Thoughts on lesson observations #6 | Subject leader without portfolio

As a Special school we organise our approach to lesson observation on fairly traditional lines. They are generally conducted by the Senior Leadership Team and Subject Leaders, with a focus on staff appraisal and the monitoring of subject based learning, supplemented with peer to peer observations for particular purposes.

Recently I relinquished my role as a subject leader. I no longer have a responsibility for the monitoring and evaluation of a particular subject and yet as a Deputy Headteacher I still have responsibility for monitoring and evaluating this aspect of the school’s work. I am also mindful that not observing lessons on a regular basis would leave me at risk of being further removed from the reality of classroom practice.

So as a school we took the decision to reflect on the areas where formal observation is less likely to occur and consider how best to evaluate the quality of what takes place. We created a subject leader without portfolio.

In our 4- 18 context there are a wide range of areas of learning which are not subject specific but are still significant priorities for individual children’s development. These are not necessarily areas such as behaviour or the pupils’ social interaction skills, which form part of more formal observations within the classroom, but rather things such as: how adults support transitions between one location within the school and another during unstructured times; how teachers reduce the amount of adult intervention when encouraging pupils to work with a greater degree of independence outside of the classroom; or how we evaluate variances in approaches to supported social interactions during play, when pupils are supported by a wider range of less familiar staff.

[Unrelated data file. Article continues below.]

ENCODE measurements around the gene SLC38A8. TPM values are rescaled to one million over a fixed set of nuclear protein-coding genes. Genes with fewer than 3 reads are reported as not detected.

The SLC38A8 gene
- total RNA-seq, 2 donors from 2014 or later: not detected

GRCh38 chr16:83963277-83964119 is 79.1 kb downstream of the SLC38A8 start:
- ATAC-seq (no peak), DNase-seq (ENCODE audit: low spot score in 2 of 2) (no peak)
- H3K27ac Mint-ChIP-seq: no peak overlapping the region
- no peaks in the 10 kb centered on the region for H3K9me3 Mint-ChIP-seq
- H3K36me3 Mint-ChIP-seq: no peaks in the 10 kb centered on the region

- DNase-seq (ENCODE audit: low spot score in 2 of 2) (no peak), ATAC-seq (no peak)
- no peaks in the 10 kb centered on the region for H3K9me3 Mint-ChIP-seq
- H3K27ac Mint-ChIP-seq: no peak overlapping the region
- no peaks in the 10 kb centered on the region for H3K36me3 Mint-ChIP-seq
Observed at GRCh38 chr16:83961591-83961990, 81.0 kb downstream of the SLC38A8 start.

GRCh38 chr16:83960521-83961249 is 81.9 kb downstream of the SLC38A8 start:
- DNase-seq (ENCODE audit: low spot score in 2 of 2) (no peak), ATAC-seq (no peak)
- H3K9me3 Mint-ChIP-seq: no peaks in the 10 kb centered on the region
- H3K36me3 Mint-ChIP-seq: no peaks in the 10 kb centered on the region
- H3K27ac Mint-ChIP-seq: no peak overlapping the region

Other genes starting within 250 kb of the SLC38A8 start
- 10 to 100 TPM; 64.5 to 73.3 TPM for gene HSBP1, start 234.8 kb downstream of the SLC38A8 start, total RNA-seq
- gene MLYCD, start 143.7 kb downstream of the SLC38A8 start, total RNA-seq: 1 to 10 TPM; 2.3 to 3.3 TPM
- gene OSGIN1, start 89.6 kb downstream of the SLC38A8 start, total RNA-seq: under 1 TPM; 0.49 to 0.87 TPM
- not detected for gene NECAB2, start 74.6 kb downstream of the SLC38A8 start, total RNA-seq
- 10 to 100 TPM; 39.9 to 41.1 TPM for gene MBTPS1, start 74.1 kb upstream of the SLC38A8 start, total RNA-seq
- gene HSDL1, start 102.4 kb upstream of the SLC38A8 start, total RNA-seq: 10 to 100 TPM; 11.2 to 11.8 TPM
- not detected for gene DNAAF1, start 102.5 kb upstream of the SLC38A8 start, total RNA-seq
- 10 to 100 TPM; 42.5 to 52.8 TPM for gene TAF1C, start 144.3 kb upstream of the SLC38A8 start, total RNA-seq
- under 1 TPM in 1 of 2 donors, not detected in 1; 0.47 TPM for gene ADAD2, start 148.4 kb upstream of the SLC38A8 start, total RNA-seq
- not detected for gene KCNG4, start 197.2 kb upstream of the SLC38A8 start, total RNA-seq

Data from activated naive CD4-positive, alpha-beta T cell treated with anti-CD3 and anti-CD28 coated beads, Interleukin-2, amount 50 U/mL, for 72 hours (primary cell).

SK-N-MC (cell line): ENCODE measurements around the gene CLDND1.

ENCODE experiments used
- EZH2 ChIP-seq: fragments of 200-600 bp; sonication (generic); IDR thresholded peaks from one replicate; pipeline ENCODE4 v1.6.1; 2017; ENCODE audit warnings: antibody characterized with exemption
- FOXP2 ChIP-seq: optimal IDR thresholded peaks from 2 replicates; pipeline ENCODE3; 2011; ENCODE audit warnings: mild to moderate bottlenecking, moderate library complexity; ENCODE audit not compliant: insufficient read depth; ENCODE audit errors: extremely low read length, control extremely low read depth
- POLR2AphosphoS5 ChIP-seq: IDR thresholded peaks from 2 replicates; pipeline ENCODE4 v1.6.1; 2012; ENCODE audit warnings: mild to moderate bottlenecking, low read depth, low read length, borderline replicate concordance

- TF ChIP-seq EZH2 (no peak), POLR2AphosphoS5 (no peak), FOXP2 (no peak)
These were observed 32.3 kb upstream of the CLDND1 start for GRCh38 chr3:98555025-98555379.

So as we begin exploring this approach, here are a few examples of areas which may need further investigation.

Extension activities

This is part of the week where children are expected to work with a greater degree of independence on tasks which have been successfully completed 1:1 or within carefully structured subject based lessons. The expectation is that they will demonstrate an ability to generalise their learning without necessarily being directly supported by an adult. The importance of this time in the week is that it helps to reduce the risks of dependency upon the adult and introduces a wider range of resources, materials and expectations around the learned concept or skill.

Arrival into school

Our responsibility for learning starts the moment the child steps off the bus, ensuring that they arrive in the classroom ready to work. But beyond that transition from the informal environment to the formal one, there are many skills associated with the process of getting yourself safely and appropriately to the classroom. Can you navigate a busy environment, do you respond to spontaneous social interactions in the same way you do to expected social routines, are you able to avoid unnecessary distractions, and do you make well judged decisions about the order in which things need to be done?

These are all aspects of what we teach in the classroom, but are we evaluating as effectively the nature of these interactions as they take place elsewhere?

Play